This is the first step in the probate process in which a petition is filed with the probate court to admit the will to probate and appoint the executor. If there is no will, an administrator of the estate is selected. The notice of the petition in the court hearing must be provided to all of the heirs and beneficiaries. If an heir or beneficiary has anything against the petition, they can do so in court. Notice of such hearings is published in newspapers to notify unknown creditors of the beginning of the process.
- Issuing notice to all known creditors of the estate and taking inventory of the estate property following appointment by the court
This is done by the representative who gives written notice to all creditors of estate based on the state law in which any creditor who wants to claim the assets of the estate must do so within a limited time.
All of the deceased’s probate properties including stocks, bonds, and real properties are to be listed with many of the assets being valued by people appointed by the court.
- All debts, taxes, and funeral expenses must be paid from the estate
The appointed representative must determine legitimate creditor claims and pay them off as well as any other final bills from the estate. In some cases, the personal representative is permitted to sell the estate asset to satisfy the obligations of the decedent.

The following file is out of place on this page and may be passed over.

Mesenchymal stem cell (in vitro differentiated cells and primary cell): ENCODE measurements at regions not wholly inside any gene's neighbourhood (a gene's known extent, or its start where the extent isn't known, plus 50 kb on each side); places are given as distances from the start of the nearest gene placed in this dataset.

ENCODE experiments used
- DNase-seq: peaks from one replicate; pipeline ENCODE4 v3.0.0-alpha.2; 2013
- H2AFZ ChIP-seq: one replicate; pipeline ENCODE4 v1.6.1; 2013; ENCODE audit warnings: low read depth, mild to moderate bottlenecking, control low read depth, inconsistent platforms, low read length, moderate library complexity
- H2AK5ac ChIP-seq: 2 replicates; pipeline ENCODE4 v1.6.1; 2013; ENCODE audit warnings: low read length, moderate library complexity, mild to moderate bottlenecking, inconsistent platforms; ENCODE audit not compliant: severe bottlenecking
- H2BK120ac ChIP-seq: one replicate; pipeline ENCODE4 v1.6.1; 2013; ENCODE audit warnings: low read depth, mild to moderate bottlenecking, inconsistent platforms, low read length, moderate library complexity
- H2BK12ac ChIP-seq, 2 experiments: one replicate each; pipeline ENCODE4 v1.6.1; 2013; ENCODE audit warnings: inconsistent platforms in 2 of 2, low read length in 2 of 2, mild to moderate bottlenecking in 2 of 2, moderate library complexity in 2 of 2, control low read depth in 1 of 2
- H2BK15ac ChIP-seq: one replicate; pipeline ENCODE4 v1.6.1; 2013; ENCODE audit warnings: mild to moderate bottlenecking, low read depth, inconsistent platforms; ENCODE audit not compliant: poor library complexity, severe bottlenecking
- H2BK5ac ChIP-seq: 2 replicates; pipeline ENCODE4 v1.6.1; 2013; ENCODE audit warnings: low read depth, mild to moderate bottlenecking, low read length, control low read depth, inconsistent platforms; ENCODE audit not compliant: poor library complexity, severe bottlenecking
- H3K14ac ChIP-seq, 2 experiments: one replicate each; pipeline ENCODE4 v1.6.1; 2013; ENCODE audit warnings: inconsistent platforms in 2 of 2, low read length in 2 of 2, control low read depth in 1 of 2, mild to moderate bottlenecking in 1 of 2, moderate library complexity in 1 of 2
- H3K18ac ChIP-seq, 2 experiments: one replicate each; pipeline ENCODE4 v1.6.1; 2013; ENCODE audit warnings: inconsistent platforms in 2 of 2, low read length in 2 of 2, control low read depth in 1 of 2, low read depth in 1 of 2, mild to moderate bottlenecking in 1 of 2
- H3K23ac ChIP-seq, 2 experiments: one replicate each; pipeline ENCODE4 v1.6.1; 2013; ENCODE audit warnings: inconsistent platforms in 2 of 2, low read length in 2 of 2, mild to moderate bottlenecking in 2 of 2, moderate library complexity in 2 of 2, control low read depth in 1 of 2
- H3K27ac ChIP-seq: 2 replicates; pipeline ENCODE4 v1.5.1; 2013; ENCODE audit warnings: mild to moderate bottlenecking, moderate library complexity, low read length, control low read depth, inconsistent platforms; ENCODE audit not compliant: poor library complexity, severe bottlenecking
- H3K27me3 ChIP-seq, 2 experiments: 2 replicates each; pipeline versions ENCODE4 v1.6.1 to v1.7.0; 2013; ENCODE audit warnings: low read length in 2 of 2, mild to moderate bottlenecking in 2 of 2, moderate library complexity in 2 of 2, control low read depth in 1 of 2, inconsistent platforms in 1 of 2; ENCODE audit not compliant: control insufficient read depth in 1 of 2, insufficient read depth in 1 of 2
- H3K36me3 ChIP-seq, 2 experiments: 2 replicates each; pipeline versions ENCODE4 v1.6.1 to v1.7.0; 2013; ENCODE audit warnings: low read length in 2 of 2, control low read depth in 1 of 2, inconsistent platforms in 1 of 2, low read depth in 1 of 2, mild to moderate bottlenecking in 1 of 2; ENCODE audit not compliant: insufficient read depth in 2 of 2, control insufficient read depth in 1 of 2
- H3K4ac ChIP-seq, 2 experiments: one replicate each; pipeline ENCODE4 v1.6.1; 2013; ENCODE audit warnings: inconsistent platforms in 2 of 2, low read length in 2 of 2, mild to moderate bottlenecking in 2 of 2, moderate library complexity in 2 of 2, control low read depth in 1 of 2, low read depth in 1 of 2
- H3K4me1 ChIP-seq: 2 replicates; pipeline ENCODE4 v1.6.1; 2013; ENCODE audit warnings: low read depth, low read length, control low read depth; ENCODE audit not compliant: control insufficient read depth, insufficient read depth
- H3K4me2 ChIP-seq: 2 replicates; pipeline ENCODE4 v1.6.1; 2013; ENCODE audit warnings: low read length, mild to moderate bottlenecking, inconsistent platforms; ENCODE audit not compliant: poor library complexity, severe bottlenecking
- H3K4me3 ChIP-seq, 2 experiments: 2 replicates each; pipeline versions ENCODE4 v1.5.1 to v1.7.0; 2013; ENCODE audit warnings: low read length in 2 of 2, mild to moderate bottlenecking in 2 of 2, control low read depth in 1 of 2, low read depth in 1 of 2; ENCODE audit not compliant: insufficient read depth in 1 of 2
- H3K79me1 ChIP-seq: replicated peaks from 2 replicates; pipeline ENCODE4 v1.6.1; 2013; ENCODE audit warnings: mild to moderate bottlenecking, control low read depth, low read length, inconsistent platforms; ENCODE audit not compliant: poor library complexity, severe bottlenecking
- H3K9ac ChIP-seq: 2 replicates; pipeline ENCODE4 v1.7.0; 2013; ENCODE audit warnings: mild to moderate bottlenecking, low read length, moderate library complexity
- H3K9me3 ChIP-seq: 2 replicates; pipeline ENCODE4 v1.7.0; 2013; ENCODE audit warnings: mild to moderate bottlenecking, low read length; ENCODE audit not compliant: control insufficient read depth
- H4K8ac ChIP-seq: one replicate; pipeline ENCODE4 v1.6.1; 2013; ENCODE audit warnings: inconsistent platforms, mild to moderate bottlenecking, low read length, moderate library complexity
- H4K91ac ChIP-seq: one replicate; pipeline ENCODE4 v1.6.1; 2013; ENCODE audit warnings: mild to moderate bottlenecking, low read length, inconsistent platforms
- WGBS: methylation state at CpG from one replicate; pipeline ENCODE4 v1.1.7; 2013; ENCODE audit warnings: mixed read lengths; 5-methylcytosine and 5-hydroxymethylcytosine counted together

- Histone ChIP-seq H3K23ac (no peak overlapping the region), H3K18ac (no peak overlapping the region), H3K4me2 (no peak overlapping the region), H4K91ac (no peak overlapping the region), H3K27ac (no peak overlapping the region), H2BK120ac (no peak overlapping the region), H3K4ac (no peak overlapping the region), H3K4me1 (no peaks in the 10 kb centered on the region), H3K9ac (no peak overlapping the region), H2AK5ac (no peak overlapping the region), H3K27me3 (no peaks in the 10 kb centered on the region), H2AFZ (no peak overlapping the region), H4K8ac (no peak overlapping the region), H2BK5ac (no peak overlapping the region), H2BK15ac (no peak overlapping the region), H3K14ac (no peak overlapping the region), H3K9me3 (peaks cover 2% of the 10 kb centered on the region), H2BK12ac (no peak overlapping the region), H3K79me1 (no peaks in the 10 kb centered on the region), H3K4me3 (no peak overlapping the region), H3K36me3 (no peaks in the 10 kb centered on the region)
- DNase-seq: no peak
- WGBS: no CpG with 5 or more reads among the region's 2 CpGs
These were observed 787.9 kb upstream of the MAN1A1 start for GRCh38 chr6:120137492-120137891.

- Transfer of property legal title according to the will
After the waiting period, during which creditors have laid claims on the estate with all the legitimate ones approved and bills paid, the representative petitions the court for authority to transfer the rest of the assets to the beneficiary as stated in the decedent’s will. Under some state laws, beneficiaries of the estate are allowed to waive off requirements while in some other states, the beneficiaries must include an account on how the assets were managed during the probate process. At the approval of the petition, the representative draws up new deeds of the property and then transfers them to the correct recipient.
In short, probate is rarely as scary, complicated, time-consuming, or as expensive as many people fear. Due to the cost of involving a court in the process, many people try to minimise expenses associated with the probate process. As highlighted earlier, there are many taxes and legal complexities associated with the probate process; however, it is not a situation without a solution.
What can I do?
You can talk to your financial advisor and lawyer and ask them “What is Probate all about?” and the best way to go about things, to prevent leaving your family and loved ones with nothing on your passing.
It is merely a factor of getting the correct information with regards to the probate process, your financial situation at the moment, and the available options that would suit that situation in a bid to get the right results in the end. If you need legal advice concerning the probate process, your attorney can be contacted for more information.